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Howes calls for Reserve Bank charter review -

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Howes calls for Reserve Bank charter review

Broadcast: 11/04/2012

Reporter: Tom Iggulden

There are calls for the RBA to have more power to influence the price of the Australian dollar, as
the Government announces regulations to help the manufacturing sector get a bigger slice of the
resources boom.

Transcript

TONY JONES, PRESENTER: Tomorrow the Prime Minister sits down with some of the country's most
powerful business leaders who are expected to press Julia Gillard to cut red tape.

The meeting will be conducted amid increasingly dire warnings about the manufacturing sector from
both unions and employers.

The Government's response is more regulations, which it says will give local business a fair go at
benefitting from the resources boom.

Political correspondent Tom Iggulden reports from Canberra.

TOM IGGULDEN, REPORTER: Bosses and workers are joining together to tell Canberra what it already
knows: manufacturing is slowly being starved.

INNES WILLOX, AUST. INDUSTRY GROUP: We argue we are at a point where there are very real risks of a
permanent loss of capability, particularly in manufacturing where capabilities are so hard to
rebuild.

PAUL HOWES, AUST. WORKERS UNION: In fact this is the worst period for steel that we've ever had
since we've manufactured steel in this country.

TOM IGGULDEN: The question is: what to do about it. Today the Government followed up on its promise
to give Australian businesses the inside track on a slice of the hundreds of billions of dollars
being poured into building resource projects.

GREG COMBET, INDUSTRY MINISTER: This is an endeavour by the Commonwealth to make sure that
Australian businesses get a fair go.

TOM IGGULDEN: Unions claim in some projects up to 90 per cent of the work's going to foreign
companies now the Government's tightened rules for resource project investors.

GREG COMBET: Including reporting to the Federal Government about the way in which Australian
businesses are being given opportunities to participate in those projects.

TOM IGGULDEN: The minister's shrugging off concerns the new regulations will reduce international
competitiveness.

GREG COMBET: We do not think it will place an extra regulatory burden of any consequence on the
companies that are involved in the projects themselves.

TOM IGGULDEN: But it's the high Aussie dollar that's really hurting local manufacturers, leading
some to think out loud about ways of lowering it.

GREG COMBET: Well it's of course not my position to be commenting on what interest rates should or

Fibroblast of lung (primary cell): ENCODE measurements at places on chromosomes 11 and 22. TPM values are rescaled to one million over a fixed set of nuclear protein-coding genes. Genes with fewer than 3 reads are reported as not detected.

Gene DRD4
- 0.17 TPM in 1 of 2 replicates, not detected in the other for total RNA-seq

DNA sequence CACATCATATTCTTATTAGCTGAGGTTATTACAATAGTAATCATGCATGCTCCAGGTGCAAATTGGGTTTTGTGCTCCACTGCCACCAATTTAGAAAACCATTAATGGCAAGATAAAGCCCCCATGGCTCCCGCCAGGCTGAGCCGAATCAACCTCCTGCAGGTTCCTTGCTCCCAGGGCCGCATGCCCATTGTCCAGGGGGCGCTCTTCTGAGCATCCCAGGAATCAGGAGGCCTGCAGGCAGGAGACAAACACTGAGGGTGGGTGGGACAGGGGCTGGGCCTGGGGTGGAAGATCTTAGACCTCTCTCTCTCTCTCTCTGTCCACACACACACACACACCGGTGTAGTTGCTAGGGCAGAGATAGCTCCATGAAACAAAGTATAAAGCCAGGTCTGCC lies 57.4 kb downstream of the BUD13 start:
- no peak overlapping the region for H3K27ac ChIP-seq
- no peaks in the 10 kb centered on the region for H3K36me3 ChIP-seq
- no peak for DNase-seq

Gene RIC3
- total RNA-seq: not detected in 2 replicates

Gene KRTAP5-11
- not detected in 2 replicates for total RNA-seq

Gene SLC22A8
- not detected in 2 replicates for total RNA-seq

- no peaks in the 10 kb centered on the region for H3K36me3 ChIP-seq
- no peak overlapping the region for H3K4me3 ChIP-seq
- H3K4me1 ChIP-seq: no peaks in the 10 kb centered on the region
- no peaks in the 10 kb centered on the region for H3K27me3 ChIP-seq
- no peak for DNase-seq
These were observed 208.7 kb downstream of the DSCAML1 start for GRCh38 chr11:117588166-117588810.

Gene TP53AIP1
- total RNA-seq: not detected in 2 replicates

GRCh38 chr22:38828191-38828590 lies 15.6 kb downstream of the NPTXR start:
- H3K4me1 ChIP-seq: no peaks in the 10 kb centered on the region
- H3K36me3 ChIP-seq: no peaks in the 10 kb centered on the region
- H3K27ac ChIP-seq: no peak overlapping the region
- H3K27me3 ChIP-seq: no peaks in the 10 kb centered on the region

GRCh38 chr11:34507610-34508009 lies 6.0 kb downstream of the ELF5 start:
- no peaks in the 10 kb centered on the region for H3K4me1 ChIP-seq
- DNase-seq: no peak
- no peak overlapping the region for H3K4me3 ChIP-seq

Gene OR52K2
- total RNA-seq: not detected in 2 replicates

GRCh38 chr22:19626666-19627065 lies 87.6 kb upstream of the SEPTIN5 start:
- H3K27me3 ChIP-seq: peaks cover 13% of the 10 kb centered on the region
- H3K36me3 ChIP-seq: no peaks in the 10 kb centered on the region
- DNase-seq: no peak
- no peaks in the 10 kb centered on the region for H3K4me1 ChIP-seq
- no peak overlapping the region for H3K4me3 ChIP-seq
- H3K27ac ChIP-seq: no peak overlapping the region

should not be.

PAUL HOWES: Well, I'm not a minister of the Crown like Mr Combet is.

TOM IGGULDEN: Mr Howes is calling for a change to the Reserve Bank's guiding principles to take
into account the value of the dollar after the bank failed to cut interest rates at its last
meeting.

PAUL HOWES: I believe the RBA has made the wrong call. I think that the manufacturing industry, in
fact most home owners in this country, need a cut in interest rates. We need a cut in interest
rates so we can get some downward pressure on the dollar.

TOM IGGULDEN: The call to change the bank's rules has some scratching their head.

JOE HOCKEY, SHADOW TREASURER: Fundamentally, the Reserve Bank doesn't have that many mechanisms
available to it to control the Aussie dollar.

TOM IGGULDEN: Others directly attacked Mr Howes.

WARWICK MCKIBBON, AUST. NATIONAL UNIVERSITY: The Reserve Bank has done a better job than any other
central bank in the world. To tinker with it now and to argue as Paul Howes does that there's
something wrong with the process just shows how out of touch he is with economics.

PAUL HOWES: I suppose in his world would be the ANU, which I didn't realise the university in
Canberra was the real world.

WARWICK MCKIBBON: We know from the '70's that if we let the unions drive policy, you end up with
very high inflation, you end up with policy eventually being pushed to very extreme levels and you
end up with a major recession.

PAUL HOWES: I think he RBA needs to listen not just to academics at the ANU in Canberra, but to
ordinary, decent, hard-working Australians.

TOM IGGULDEN: A couple of different business groups are backing Mr Howes' call for the Reserve Bank
to drop interest rates at its next meeting, and if the power of lobbying doesn't work, well
financial analysts say the latest round of economic data should prove move persuasive.

Tom Iggulden, Lateline.